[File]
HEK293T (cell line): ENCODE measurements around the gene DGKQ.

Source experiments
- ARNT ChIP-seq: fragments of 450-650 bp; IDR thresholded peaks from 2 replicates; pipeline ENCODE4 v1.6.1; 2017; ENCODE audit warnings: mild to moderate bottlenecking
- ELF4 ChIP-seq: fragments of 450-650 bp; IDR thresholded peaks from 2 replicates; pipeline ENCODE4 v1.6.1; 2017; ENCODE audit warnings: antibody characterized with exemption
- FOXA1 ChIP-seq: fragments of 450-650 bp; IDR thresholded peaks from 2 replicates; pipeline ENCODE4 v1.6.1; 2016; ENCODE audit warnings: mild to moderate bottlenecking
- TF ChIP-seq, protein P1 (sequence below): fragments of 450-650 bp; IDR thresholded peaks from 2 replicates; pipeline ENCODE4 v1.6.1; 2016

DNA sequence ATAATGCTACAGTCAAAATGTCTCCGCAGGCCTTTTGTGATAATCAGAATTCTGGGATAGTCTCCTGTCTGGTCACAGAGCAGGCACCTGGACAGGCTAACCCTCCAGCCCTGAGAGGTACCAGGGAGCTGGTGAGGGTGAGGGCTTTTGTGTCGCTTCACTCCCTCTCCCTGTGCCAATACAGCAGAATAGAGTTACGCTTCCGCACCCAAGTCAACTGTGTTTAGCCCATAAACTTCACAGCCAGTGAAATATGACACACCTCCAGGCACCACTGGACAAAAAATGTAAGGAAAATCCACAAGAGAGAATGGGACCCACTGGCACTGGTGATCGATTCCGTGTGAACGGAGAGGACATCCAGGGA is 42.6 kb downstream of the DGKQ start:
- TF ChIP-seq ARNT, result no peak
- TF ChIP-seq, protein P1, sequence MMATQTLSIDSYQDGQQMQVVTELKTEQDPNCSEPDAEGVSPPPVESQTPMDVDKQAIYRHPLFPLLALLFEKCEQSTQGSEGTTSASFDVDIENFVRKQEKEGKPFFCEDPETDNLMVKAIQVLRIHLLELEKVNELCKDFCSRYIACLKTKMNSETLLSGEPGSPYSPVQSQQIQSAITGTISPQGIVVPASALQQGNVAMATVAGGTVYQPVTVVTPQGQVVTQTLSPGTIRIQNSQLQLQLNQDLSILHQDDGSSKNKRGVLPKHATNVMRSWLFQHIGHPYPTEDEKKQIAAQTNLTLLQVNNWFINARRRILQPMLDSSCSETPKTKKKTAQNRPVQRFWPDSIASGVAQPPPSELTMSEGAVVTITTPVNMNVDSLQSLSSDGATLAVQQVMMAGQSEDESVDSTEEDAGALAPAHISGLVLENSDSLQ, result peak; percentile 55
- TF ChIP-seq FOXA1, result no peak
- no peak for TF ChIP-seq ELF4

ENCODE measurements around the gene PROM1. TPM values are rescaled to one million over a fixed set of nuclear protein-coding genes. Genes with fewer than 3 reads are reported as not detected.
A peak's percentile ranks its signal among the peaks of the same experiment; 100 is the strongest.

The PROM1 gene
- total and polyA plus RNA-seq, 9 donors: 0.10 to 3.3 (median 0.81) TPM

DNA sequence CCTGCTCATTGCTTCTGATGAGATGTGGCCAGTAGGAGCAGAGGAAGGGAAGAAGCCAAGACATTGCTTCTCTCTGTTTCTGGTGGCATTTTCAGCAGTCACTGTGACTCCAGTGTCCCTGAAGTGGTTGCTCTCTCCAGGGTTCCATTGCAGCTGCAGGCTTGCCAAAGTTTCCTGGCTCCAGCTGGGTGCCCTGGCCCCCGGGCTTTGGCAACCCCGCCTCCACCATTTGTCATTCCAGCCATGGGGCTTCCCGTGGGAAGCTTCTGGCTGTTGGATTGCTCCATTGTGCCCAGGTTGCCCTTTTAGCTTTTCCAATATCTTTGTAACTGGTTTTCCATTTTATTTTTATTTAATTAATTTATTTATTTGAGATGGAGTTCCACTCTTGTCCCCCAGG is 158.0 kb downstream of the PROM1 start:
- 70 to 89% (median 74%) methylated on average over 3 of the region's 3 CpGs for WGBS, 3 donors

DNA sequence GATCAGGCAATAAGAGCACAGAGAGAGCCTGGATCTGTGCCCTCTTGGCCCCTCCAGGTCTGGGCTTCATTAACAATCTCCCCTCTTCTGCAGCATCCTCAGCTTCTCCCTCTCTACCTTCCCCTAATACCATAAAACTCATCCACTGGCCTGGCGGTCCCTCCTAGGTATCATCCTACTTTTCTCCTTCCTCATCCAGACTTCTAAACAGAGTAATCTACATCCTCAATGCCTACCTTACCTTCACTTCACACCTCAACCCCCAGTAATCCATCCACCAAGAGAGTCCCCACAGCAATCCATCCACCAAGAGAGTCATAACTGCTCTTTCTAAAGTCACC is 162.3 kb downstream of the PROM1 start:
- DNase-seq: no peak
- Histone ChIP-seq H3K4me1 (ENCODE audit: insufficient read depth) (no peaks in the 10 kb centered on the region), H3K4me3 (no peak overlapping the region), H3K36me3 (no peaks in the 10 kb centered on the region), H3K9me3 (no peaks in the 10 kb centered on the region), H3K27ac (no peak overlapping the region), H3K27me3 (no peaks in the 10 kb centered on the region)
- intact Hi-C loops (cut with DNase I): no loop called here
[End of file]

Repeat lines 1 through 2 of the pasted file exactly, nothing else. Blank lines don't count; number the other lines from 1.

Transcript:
HEK293T (cell line): ENCODE measurements around the gene DGKQ.

Source experiments